United States v. Ramirez

523 U.S. 65, 118 S. Ct. 992 (1998)



A “no-knock” entry is justified if police have a reasonable suspicion that knocking and announcing would be dangerous, futile, or destructive to the purposes of the investigation. Whether such a reasonable suspicion exists depends in no way on whether police must destroy property in order to enter.


Law enforcement officials obtained information that the fugitive inmate was hiding at respondent's home. They obtained a "no knock" search warrant of the residence. In executing the warrant, officers announced their presence via a loud speaker system. Simultaneously, they broke a garage window and pointed a gun inside, in an effort to prevent respondent or the inmate from obtaining weapons believed to be in the garage. The inmate was not found but respondent's weapon was, and he was indicted for possession of a weapon by a felon. The district court, granting respondent's motion to suppress evidence regarding his possession of the firearms, expressed the view that the police officers had violated the Federal Constitution's Fourth Amendment and 18 U.S.C.S. § 3109. The appellate court agreed, and the government petitioned for certiorari. The Supreme Court of the United States granted the petition and reversed and remanded the case for further proceedings.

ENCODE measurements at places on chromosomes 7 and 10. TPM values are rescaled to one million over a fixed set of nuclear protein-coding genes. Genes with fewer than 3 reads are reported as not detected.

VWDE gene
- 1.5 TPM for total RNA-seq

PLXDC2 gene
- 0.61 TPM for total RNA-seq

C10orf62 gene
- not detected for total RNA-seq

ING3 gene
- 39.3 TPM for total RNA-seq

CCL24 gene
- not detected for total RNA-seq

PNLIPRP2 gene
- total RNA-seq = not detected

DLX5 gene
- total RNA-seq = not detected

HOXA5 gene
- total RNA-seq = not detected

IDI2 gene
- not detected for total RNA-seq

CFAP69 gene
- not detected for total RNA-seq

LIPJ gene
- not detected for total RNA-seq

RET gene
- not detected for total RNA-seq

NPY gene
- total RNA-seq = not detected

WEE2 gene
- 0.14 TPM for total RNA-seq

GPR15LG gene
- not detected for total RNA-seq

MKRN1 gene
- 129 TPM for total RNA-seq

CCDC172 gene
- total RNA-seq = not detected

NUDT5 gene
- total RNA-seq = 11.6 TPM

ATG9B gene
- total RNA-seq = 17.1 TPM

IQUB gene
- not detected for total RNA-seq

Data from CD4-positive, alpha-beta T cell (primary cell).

Did the officers, in causing damage to respondent’s property after enforcing a no knock warrant, violate the Fourth Amendment or 18 U.S.C.S. § 3109?




The determination of whether a reasonable suspicion existed was not contingent upon whether the entry would cause the destruction of property. The Fourth Amendment did not hold police officers to a higher standard than that. The same standard was the measure to determine the applicability of the knock-and-announce requirement's exigent circumstances exception codified in 18 U.S.C.S. § 3109. The provisions of 18 U.S.C.S. § 3109 prohibited nothing. It merely authorized officers to damage property in certain instances. Even accepting arguendo that the statute implicitly forbade some of what it did not expressly permit, it was of no help to respondent. Thus, the officers in the instant case did not violate the Fourth Amendment or 18 U.S.C.S. § 3109.

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